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  • Customer service. You may think you don’t have to worry about customer service before you’re employed as a designer, but your assumption would be incorrect. Long before you are working for someone, you are demonstrating the quality of service you can provide, and your actions speak volumes about you. Answer your emails, respond to tweets, and reply to LinkedIn requests promptly to send the message that you will be responsive to your employer and their clients when you’re hired.
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  • Crisis management. How should you respond to someone who doesn’t like one of your projects or posts negative comments on your blog? Before it actually happens, you should have a plan to mitigate potential damage. I’ve seen hotel managers promptly respond to customer complaints on TripAdvisor; when I see the manager’s polite comeback, I can’t help but wonder if there was truly a problem with the establishment or if that guest just wanted to play troll.
  • Social media has changed my life; without Instagram, Dribbble, Twitter, and the Interner as a whole, I wouldn’t be where I am today. Being able to take a photo of my work and share it with thousands of people is just nuts, It’s even crazier that creative directors and art directors can see my work and potentially hire me. My experience with social media has been amazing and I owe my entire career to the wonderful people that follow and share my work.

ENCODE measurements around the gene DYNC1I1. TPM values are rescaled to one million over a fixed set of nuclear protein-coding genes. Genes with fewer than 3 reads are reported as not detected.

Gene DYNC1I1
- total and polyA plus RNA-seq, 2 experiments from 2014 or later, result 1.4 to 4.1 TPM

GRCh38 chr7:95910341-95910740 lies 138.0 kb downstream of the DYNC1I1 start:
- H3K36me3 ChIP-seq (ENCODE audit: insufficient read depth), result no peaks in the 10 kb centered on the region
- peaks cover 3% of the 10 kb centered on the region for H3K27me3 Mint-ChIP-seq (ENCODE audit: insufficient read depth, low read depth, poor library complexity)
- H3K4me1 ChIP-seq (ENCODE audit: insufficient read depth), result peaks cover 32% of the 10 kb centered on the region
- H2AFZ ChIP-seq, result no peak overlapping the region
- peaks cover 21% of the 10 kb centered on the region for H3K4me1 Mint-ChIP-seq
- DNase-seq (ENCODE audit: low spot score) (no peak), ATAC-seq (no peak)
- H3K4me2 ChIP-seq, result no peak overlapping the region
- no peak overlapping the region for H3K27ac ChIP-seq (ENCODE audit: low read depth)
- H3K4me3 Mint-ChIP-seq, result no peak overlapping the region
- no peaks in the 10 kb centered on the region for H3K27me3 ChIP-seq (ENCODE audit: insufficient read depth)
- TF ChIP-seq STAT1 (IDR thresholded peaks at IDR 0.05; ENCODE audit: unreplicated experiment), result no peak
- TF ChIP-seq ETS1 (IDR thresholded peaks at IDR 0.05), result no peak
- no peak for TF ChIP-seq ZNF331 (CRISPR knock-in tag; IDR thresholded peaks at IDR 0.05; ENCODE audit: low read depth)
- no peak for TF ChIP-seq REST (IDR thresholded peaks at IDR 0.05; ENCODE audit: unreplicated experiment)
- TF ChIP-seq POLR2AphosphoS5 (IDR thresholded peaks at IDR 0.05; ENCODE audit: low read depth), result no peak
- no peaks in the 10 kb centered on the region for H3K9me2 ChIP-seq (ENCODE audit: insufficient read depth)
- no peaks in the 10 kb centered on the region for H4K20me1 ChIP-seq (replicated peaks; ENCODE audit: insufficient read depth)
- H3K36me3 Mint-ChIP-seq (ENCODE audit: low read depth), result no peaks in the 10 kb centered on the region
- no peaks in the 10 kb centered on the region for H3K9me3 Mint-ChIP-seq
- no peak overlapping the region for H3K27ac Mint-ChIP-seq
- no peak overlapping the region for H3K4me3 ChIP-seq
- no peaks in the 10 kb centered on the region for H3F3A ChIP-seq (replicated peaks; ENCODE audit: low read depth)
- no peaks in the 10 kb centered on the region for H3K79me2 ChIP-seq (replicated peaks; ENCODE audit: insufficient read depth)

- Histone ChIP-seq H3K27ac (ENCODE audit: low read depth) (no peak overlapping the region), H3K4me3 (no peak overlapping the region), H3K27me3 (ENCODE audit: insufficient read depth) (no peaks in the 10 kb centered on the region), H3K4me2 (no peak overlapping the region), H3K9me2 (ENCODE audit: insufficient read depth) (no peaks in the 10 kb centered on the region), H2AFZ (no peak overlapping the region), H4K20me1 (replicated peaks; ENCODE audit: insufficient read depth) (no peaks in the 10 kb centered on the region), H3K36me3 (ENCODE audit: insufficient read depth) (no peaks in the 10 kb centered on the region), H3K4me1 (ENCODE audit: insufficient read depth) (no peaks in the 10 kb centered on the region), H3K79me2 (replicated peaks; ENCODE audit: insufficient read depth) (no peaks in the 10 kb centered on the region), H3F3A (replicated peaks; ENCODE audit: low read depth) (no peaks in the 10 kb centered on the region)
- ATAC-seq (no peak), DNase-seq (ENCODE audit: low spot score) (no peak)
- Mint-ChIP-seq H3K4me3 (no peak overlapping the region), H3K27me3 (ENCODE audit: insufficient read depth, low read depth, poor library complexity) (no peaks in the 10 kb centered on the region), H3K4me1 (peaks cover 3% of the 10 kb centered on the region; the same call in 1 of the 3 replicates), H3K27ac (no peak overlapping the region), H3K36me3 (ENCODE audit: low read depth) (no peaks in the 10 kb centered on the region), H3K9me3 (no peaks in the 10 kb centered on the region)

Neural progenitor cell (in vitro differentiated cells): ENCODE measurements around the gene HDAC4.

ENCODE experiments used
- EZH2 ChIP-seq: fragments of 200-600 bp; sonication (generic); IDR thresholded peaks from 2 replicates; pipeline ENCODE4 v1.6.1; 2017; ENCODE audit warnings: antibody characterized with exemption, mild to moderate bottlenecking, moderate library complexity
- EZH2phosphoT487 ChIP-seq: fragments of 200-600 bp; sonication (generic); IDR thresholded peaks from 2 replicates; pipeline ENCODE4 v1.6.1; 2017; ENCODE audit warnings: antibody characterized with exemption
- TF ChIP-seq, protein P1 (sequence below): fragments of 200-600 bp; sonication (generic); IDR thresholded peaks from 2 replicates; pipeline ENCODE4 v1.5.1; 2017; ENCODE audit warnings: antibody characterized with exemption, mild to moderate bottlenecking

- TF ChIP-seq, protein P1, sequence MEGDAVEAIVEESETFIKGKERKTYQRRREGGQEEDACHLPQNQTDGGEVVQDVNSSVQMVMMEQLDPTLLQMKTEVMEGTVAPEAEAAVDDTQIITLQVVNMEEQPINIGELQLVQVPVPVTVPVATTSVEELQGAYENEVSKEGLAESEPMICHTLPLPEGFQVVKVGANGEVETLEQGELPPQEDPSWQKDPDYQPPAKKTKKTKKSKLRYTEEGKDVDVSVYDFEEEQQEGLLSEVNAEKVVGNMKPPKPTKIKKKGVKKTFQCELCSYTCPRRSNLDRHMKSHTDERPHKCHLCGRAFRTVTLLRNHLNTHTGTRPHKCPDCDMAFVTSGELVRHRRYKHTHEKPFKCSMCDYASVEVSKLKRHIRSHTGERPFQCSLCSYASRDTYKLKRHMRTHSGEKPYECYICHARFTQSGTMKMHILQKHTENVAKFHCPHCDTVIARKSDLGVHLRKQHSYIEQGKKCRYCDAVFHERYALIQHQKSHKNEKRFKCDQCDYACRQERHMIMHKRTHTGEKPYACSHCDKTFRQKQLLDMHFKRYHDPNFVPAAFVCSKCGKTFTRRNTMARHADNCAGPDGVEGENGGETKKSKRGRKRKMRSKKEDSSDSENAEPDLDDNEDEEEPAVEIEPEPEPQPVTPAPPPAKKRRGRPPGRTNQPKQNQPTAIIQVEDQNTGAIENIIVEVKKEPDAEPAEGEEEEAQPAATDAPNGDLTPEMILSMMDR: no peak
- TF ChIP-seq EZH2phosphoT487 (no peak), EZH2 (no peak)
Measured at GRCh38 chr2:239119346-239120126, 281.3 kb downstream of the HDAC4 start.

• –Scott Biersack

My colleague, Distinguished Professor Robin Landa, has authored 21 books about design, branding, advertising, creativity, drawing, and art. I asked her to share some pointers, and she generously provided these practical and educated insights about promoting your brand through social media:

Be authentic. Your voice (tone, word choices, and sentence/phrase structures) should be in sync with your personal brand, the copy on your website, and your bio and resume.

Be positive, not negative. When you’re building a personal brand, social media channels are not complaint forums but places for you to shine.

Be informed. Find the right audience. Use Twitter to follow recruiters, agencies, design studios, and corporate CCOs (chief communications officers) and CMOs (chief marketing officers). Connect with them on LinkedIn, too. Check out your competition—see what they’re doing and whom they’re following.

Promote a little/inform a lot. Share information that your audience will want to spend time with. Contribute to society, entertain, inform, and educate. If you talk only about yourself, people will tune out. If you inform, educate, and write interesting posts or post shareworthy imagery, people will pay attention. Remember, you are competing for attention with everything that’s online. Ask people to share your posts.

Showcase your passions outside of design or advertising. Whether you are passionate about music or in the midst of a personal project, share information and images (without violating any copyrights). Make sure to give proper credits when sharing others’ works, words, and posts.

Follow influencers—re-Tweet and re-post! If it’s interesting or enlightening to you, others will probably appreciate the share.

  • Your designs fly to new heights when they are influenced by your life passions. The best forms of inspiration often come from outside the field of design.
  • – John Weigrle